Football

Gaelic Football bogged down by “slow, cautious play” and change is coming says Croke Park chief Tom Ryan

Cautious play and massed defences curbing enthusiasm for supporters and players

Ronan McNamee hopes Tyrone can make some progress in the All-Ireland series after losing to Monaghan in Ulster
No way through: Massed defences are commonplace in Gaelic Football now

GAELIC Football has been bogged down by “slow, deliberate and cautious play” says GAA Director General Tom Ryan in his Annual Report.

Ryan has confirmed that a working group to devise potentially dramatic rule changes to the game is to be up-and-running before the end of the county season.

At the publication of his annual report, Ryan referred to some of the enjoyable games he had watched over the last inter-county and club football championships but he said the GAA couldn’t “pretend there aren’t issues” in the game which need to be addressed.

“Many games are characterised by slow, deliberate and cautious play and are dominated by massed defences,” wrote Ryan in his report.

“We’ve arrived at a place where the game is devoid of risk-taking and individual instances of skill are at a premium. Yet these are the very things that foster in us all our initial love of the game.”

A study has been carried out over 12 years (2011 to 2023) across 500 games of football focussing on classifying the “key metrics” of the game are including kickouts, where shots are taken from and the ratio of handpasses to kick-passes.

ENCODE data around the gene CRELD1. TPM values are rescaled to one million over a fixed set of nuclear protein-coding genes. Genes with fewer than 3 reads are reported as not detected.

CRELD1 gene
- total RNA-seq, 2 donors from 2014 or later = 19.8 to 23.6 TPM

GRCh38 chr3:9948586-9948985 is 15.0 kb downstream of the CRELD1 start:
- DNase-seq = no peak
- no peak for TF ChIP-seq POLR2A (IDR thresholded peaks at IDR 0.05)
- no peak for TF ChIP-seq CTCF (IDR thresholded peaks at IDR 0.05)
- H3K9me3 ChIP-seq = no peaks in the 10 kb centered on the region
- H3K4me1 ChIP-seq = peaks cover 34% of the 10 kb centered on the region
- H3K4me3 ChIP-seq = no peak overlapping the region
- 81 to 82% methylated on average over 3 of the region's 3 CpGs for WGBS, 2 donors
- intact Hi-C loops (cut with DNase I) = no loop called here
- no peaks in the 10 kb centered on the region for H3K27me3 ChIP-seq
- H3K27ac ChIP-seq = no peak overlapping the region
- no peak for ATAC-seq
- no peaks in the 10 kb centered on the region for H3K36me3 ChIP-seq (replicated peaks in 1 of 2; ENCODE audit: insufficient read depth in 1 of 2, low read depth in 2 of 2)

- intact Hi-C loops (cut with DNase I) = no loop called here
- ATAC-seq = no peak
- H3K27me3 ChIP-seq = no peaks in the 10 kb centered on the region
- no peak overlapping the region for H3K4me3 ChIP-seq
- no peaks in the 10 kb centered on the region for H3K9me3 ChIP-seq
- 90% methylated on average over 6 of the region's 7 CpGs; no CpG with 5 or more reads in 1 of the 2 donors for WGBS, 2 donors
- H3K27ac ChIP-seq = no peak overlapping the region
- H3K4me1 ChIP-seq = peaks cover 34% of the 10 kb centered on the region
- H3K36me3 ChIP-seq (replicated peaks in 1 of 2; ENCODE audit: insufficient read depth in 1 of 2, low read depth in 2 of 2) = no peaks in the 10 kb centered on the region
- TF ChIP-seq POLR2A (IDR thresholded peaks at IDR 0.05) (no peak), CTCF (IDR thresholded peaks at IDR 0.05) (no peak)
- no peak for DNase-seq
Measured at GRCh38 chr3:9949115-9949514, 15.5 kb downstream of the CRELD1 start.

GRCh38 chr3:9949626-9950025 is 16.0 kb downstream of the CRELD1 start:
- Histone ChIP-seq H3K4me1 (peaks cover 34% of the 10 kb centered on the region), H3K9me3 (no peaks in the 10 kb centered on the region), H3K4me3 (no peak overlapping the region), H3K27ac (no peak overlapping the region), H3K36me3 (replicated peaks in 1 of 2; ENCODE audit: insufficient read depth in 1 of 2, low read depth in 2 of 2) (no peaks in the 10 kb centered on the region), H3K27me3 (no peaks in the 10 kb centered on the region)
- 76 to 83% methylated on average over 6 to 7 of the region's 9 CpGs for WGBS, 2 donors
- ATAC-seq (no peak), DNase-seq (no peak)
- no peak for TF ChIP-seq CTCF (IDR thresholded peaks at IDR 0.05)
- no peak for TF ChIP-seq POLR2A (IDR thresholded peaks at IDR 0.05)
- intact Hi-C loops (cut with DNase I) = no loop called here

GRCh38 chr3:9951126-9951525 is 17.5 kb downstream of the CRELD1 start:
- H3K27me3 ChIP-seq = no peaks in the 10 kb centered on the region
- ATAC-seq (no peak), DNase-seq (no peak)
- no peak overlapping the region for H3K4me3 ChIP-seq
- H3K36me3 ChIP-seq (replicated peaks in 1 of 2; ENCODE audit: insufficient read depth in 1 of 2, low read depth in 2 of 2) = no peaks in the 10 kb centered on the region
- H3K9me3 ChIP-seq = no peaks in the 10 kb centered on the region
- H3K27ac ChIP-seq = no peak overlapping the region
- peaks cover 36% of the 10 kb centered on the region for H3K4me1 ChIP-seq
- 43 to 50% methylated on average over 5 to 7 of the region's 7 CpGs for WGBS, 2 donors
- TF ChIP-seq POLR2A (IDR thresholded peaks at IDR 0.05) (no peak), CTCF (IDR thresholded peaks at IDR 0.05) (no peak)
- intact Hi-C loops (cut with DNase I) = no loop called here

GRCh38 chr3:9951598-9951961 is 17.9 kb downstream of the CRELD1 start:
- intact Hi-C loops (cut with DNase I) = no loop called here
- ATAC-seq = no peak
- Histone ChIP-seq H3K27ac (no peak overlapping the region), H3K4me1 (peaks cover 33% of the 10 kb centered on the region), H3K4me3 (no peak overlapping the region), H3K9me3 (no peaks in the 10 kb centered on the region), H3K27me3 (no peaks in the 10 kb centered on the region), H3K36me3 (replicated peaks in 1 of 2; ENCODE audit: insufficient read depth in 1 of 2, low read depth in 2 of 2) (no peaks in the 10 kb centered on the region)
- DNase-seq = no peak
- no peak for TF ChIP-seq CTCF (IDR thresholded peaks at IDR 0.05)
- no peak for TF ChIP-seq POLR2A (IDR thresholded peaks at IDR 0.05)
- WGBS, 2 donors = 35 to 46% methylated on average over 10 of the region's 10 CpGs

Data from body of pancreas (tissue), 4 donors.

When all the data from the study has been collated a working group will begin the process of translating analysis into proposals to address the issues they see in the game.

(left to right) GAA director general Tom Ryan and Peter McKenna, chief commercial officer of the GAA, after appearing before committee (Niall Carson/PA)
GAA Director General Tom Ryan says change is in the air for Gaelic Football

Ryan said the study had identified that there was a need “to promote enjoyment of the game for the people who are watching it and also the people who are playing it”.

The key components of football that will foster that enjoyment are “about contests and taking risks” and Ryan said there were “eight-to-10 specific ideas” for rule changes in the works.

None of them will go to Congress this year but they will proceed to a trial period and new rules could include restrictions on the position of players, enforcing a minimum number of players in a certain area of the pitch (perhaps inside the opposition 45-metre line) and a new law making it illegal to pass the ball back over the 20-metre line when it has gone beyond it.

Data shows that the number of scores in inter-county games is going up but Ryan said the raw statistics hid an underlying issue surrounding predictability and the absence of the aforementioned risk-taking in the game. Scores are going up but when you analyse where the on the pitch the ball is being kicked from, he explained, it is apparent that teams are slavishly holding onto possession for longer periods to work the same type of shooting opportunities.

Meanwhile, analysis was also carried out into hurling but Ryan said the GAA did not have the same concerns over the caman code.

“Hurling is in a good place,” he said.

The issue for hurling is off the pitch and Ryan said the emphasis was on spreading and growing the game to encourage more players and more clubs. He added that he struggled to see a new county emerging to challenge the current powerhouses of the game.